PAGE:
BOSTON – On Tuesday, March 30, a major exhibition, The Greek Revolution throughAmerican Eyes, opened with a celebratory event at the Maliotis Cultural Center of Hellenic College and Holy Cross School of Theology. In addition to the invited guests present at the Center, Greeks and Hellenophiles everywhere were able to watch the live-streamed opening on the exhibition website, www.greekrevolution.org.
This traveling and online exhibition is the fruit of a partnership between the Maliotis Center and the Dean C. and Zoe S. Pappas Interdisciplinary Center for Hellenic Studies of Stockton University. Consisting of 22 large panels with images of seminal documents and artifacts, it explores the common themes binding Greece and the United States in Greece's pursuit of liberty and also examines the formation of U.S. identity in the nation's first fifty years. Drs. Tom Papademetriou of Stockton and Nicholas Ganson of Hellenic College are co-directors of the exhibition, which will remain on view at the Maliotis Cultural Center through October 15, 2021.
The ceremony began with the singing of the American and Greek national anthems, followed by `Ti Ypermacho', chanted by HCHC's St. Romanos the Melodist Byzantine Choir under the direction of Rev. Dr. Romanos Karanos, Assistant Professor of Byzantine Liturgical Music. The choir later offered a stirring medley of Greek patriotic songs from the revolutionary period.
HCHC's President, George M. Cantonis, serving as master of ceremonies, welcomed everyone and introduced His Eminence Archbishop Elpidophoros of America, who is also Chairman of HCHC's Board of Trustees. His Eminence offered prayers in Greek and English, then praised the exhibition as "most remarkable and most significant" and President Cantonis for the kind of leadership "that we could only dream of a few years ago."
Greece's Consul General in Boston, Stratos Efthimiou, spoke warmly of the longstanding ties between Greece and the United States so vividly chronicled in the exhibition, and of HCHC's active role in perpetuating those ties. Greek Ambassador to the United States, Alexandra Papadopoulou, who recently visited the campus, echoed those sentiments in a video message and promised to return in the near future to see the exhibition.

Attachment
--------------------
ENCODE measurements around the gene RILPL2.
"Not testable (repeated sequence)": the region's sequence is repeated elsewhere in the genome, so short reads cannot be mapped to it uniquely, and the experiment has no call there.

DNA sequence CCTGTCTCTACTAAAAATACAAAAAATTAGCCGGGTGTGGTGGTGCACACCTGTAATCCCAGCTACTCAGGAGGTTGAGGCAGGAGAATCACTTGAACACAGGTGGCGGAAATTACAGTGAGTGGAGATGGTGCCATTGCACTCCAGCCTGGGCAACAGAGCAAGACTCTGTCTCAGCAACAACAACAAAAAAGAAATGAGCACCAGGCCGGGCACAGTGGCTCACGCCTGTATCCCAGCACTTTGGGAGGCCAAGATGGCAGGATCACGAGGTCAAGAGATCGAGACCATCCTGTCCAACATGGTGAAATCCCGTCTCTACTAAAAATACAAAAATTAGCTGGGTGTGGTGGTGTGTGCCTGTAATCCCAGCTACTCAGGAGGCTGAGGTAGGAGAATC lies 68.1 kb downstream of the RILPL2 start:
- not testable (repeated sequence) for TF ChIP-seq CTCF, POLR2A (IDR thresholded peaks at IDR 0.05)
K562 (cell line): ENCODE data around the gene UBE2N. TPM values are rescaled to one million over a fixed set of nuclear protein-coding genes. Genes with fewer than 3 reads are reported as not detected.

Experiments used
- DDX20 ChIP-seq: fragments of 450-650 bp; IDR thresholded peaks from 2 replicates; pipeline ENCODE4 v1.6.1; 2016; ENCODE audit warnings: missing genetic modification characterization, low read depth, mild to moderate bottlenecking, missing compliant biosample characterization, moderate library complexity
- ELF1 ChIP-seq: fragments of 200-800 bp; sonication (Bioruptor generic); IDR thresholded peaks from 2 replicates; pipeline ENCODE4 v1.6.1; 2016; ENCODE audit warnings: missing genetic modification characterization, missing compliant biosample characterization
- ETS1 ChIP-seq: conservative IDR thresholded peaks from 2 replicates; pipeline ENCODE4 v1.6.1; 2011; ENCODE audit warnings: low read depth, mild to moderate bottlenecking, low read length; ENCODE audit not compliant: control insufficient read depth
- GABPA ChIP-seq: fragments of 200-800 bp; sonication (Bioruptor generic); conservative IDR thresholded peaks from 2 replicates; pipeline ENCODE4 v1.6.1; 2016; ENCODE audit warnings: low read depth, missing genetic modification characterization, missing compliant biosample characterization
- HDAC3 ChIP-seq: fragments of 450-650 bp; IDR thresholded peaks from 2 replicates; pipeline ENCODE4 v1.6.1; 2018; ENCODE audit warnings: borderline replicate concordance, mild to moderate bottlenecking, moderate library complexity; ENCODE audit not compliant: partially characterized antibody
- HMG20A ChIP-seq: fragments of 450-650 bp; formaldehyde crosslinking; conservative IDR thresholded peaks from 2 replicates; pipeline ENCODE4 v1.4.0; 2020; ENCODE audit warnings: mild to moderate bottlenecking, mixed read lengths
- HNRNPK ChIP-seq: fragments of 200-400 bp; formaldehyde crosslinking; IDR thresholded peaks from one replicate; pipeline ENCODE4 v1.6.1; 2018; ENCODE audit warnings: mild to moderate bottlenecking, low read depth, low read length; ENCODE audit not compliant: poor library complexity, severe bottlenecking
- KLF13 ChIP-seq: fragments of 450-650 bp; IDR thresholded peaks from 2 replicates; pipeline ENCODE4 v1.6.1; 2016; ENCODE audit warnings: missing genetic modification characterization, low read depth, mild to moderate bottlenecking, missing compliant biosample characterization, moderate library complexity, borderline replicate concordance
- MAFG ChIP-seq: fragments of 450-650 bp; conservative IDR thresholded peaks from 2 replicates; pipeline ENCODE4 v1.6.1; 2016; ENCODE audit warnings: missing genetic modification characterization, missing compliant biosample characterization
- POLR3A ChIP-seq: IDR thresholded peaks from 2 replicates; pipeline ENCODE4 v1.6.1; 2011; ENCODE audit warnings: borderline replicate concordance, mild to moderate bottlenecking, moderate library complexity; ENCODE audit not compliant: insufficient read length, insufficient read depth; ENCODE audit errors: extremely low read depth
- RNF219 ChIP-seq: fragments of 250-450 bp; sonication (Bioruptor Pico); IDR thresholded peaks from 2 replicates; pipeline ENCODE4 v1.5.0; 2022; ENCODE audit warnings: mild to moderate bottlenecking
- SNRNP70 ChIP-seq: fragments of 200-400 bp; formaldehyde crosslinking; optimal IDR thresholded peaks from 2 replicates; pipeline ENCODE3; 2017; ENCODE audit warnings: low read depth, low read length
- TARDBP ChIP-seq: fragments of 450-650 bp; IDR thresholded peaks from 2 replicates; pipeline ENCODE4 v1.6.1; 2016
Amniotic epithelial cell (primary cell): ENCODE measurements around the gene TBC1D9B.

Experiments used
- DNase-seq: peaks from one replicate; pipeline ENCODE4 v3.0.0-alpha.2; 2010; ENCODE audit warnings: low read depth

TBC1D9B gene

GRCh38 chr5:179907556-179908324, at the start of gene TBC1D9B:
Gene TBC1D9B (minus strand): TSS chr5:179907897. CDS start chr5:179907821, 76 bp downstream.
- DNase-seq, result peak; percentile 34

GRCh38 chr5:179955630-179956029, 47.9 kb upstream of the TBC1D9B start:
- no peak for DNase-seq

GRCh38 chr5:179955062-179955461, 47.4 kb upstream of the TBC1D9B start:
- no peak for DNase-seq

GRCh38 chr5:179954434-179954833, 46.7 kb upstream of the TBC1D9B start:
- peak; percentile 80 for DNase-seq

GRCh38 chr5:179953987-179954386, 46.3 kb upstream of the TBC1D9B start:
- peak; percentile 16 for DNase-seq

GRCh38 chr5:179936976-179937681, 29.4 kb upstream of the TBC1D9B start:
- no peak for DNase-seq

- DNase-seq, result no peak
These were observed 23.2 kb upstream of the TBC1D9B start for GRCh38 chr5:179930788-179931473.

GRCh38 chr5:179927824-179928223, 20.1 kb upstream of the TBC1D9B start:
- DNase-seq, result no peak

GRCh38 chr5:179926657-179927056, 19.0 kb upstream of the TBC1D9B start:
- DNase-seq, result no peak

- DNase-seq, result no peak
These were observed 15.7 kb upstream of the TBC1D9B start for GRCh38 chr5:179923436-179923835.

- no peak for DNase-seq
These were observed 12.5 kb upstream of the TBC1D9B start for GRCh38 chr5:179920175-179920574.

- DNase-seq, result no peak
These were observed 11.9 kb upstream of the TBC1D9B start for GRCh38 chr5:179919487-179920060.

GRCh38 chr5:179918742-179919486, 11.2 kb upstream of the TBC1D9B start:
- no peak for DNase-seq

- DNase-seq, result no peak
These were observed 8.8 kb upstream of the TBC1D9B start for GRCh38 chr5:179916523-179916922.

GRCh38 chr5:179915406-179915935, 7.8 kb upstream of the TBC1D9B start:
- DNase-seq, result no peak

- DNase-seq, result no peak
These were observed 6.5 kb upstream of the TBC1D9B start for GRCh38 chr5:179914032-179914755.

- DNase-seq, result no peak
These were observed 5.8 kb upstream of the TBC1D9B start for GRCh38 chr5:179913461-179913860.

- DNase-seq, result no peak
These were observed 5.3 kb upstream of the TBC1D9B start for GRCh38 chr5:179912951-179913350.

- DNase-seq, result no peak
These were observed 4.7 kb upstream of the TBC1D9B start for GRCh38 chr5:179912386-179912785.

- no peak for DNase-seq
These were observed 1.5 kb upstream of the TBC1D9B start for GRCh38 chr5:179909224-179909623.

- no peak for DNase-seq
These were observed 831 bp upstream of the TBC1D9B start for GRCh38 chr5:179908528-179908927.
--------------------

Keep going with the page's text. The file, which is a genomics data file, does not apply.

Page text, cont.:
Representing Stockton University was Dan Nugent, Chief Development Officer and Executive Director of the University Foundation, which helped to fund the exhibition. He said, "we are thrilled to see this exhibition come to fruition and look forward to continuing partnership for many years to come."
Dr. Timothy Patitsas, Interim Dean of Hellenic College, spoke about Greek influence on numerous other civilizations before and after the Christian era and affirmed the mission of HCHC to honor the Orthodox faith and Greek culture. He introduced Drs. Papademetriou and Ganson, who spoke about the themes of the exhibition and the process of research, planning, and production that made it a reality. They acknowledged the “lead role" that students from both institutions, two of whom also spoke, played in that process.
Many of the speakers expressed deep appreciation for the late Professor Philip Seraphim, a distinguished scholar and champion of Hellenism, who served for over a decade as president of the Maliotis Cultural Center. And all acknowledged the extraordinary efforts of Presvytera Chrysoula Kourkounti, Coordinator for the Center, without whose indefatigable energy and organizational skills the memorable opening ceremony could not have happened.